Methicillin-resistant Staphylococcus aureus (MRSA) kills about 18,000 people each year in the U.S. The “super bug” — so-called for its evolved resistance to some traditional antibiotics — has also been found in domestic animals and antibiotic-fed livestock, such as pigs and sheep. But up until now, MRSA has not been definitively isolated in any wildlife populations.
In a recent pilot study examining wild animals at a University of Iowa wildlife rehabilitation clinic, researchers looked at 37 species and a total of 114 animals to determine the prevalence of MRSA and the related methicillin-sensitive S. aureus (MSSA).
Of the 114 animals examined, seven (6.1%) were MSSA-positive and three (2.6%) were MRSA-positive. The MRSA-positive results were obtained from two Eastern Cottontall rabbits (Sylvilagus floridanus) and one migratory shorebird, a Lesser Yellowlegs (Sylvilagus floridanus).
Additionally, antibiotic resistance testing of the bacterial isolates (from the rabbits) revealed resistance to tetracycline and erythromycin, while the third isolate (from the shorebird) showed resistance to erythromycin, clindamycin, and levofloxacin.
All three S. aureus isolates tested positive for the Panton-Valentine leukocidin (PVL) gene.
The PVL gene codes for a pore-forming cytotoxin (protein) which derives from genetic material from a bacteriophage (a virus that infects bacteria) that, once incorporated into the genomes of S aureus, makes them more virulent. The toxin creates pores in the membranes of infected cells causing them to leak nutrients that the bacteria feeds on. PLV-infected S. aureus can cause necrotizing pneumonia, which can kill its victims within 72 hours.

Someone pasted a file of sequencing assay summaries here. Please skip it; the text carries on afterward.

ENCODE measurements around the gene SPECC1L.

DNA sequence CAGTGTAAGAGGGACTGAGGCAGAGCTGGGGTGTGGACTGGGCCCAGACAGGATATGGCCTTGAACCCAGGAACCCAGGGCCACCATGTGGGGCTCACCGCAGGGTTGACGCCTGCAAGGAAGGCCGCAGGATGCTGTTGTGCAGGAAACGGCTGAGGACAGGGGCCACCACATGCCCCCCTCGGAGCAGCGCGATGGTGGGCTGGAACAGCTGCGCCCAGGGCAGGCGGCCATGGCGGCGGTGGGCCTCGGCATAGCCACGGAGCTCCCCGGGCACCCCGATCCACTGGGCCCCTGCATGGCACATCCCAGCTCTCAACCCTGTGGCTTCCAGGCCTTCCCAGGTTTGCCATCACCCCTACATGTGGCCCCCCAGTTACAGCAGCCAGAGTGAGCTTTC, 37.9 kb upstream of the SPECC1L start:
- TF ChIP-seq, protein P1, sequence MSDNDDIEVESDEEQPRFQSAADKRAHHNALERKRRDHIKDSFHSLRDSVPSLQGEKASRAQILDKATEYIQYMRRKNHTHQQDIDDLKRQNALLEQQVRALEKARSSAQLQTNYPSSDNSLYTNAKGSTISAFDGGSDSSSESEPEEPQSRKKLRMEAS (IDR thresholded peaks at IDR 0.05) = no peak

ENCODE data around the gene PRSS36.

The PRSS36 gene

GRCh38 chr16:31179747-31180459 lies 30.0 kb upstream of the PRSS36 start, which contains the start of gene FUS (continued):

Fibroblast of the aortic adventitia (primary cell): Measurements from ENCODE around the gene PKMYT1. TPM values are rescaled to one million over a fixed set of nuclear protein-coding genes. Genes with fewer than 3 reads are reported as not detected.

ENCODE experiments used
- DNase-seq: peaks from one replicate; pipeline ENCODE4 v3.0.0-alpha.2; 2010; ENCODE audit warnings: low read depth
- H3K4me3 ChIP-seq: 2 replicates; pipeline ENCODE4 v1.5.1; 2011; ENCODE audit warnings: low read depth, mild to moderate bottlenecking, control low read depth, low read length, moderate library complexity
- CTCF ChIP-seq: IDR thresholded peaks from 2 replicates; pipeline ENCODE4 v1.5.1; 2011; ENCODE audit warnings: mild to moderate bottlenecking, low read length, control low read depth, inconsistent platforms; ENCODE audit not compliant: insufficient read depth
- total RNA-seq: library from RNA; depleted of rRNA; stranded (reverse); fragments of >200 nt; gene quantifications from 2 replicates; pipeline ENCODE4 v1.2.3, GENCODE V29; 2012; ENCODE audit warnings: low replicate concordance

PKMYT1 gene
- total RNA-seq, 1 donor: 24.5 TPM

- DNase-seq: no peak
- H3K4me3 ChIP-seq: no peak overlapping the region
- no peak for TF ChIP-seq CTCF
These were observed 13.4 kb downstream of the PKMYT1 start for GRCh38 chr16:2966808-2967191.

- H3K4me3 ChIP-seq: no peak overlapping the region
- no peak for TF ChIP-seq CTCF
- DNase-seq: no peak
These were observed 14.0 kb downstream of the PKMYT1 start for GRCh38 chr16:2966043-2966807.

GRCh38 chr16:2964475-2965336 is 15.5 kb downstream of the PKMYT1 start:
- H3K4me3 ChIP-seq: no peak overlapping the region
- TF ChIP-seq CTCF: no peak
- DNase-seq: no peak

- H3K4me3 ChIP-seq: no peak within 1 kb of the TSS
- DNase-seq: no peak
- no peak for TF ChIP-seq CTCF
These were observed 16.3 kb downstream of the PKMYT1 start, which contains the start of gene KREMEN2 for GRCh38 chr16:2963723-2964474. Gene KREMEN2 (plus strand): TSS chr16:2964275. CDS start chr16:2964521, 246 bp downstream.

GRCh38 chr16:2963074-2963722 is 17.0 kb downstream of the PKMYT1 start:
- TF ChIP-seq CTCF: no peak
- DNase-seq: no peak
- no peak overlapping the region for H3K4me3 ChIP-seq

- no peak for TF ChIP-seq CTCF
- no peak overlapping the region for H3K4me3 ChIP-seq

As this was a pilot study using a limited sampling of animals from a single pool of animals, it is not clear how pervasive the problem may be. However, given that MRSA was isolated from a migratory bird, this could represent a potent vector for the superbug — allowing it to spread through wildlife populations in the future.
But, according to the researchers (Wardyn et al):
“Our results suggest that S. aureus, including MRSA, is being carried by wild animals, although at a low prevalence with the limited number of animals tested. Additional studies are needed to determine how this may impact human health.” [source]
Normal S. Aureus causes skin infections but if it enters the bloodstream, it can result in a life-threatening illness. This is normally treated with antibiotics. However, due to the rapid mutation and reproductive rates of bacteria, combined with the over-use of some antibiotics (especially in hospitals), many species of bacteria quickly evolve resistance to these drugs, making them into “super bugs” like MRSA. Many infections occur outside of hospitals and can be contracted by contact with infected people or animals. These are known as “community-associated” or “community-acquired” strains.
The results of the study, Methicillin-resistant Staphylococcus aureus in Central Iowa Wildlife (Wardyn, Kauffman, Smith*) were published last week in Journal of Wildlife Diseases.
*University of Iowa College of Public Health
Top Photo: (Lesser Yellowlegs) Wwcsig; CC – By – SA 3.0